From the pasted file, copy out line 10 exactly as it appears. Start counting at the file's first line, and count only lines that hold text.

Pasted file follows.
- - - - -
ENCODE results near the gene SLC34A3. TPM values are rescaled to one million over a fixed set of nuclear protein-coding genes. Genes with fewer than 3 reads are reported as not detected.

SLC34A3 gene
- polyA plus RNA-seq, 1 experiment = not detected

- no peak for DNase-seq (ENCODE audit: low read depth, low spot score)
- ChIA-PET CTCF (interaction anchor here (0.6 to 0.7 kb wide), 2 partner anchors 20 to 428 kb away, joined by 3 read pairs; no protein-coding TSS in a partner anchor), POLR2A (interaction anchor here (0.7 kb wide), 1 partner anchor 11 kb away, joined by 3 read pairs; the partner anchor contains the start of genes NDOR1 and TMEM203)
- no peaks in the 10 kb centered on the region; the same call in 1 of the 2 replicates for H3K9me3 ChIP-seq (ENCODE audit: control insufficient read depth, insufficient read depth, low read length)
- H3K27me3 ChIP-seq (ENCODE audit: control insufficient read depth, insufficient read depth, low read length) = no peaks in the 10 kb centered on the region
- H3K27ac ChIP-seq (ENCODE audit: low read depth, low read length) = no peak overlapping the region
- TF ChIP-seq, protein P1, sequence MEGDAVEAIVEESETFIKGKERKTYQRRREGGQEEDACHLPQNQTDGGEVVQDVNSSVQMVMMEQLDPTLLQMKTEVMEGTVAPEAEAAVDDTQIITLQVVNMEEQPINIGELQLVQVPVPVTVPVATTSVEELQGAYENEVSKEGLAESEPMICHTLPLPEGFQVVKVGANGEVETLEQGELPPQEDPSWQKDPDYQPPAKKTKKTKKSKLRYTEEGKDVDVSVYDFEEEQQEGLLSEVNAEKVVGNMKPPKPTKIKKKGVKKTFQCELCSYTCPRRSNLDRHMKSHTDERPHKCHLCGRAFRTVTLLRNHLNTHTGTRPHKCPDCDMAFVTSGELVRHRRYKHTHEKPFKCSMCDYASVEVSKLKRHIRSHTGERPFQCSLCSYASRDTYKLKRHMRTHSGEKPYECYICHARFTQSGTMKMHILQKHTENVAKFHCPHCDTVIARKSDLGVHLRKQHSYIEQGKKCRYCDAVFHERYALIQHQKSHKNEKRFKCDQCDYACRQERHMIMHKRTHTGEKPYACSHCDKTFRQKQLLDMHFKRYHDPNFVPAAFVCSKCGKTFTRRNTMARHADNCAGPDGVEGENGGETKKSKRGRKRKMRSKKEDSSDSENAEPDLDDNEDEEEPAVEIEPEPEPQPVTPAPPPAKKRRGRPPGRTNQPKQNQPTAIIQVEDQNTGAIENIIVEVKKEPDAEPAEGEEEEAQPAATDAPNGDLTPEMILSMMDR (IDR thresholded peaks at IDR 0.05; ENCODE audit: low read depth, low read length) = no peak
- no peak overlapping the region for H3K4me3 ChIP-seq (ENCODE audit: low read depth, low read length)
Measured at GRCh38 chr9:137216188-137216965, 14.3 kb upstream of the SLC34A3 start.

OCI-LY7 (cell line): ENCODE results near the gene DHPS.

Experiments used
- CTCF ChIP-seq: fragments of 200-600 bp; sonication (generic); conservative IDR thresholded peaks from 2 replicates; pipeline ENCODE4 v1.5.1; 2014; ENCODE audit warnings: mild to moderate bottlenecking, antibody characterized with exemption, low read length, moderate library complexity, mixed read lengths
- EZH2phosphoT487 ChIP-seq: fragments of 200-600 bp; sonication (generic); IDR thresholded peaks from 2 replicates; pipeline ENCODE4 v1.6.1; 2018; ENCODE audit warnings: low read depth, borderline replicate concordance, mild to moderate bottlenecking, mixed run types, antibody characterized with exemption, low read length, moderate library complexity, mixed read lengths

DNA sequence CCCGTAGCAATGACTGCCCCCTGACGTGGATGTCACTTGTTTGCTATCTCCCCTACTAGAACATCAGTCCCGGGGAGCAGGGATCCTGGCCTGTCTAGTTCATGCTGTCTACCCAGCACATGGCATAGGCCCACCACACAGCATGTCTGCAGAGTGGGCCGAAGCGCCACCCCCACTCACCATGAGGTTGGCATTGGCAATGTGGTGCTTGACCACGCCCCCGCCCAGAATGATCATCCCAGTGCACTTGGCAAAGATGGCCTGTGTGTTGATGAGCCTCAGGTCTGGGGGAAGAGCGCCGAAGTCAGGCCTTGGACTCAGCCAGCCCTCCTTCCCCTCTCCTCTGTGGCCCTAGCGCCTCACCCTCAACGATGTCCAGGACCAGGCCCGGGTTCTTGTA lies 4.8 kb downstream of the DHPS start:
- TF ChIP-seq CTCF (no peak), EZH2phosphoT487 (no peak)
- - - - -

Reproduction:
- no peak overlapping the region for H3K4me3 ChIP-seq (ENCODE audit: low read depth, low read length)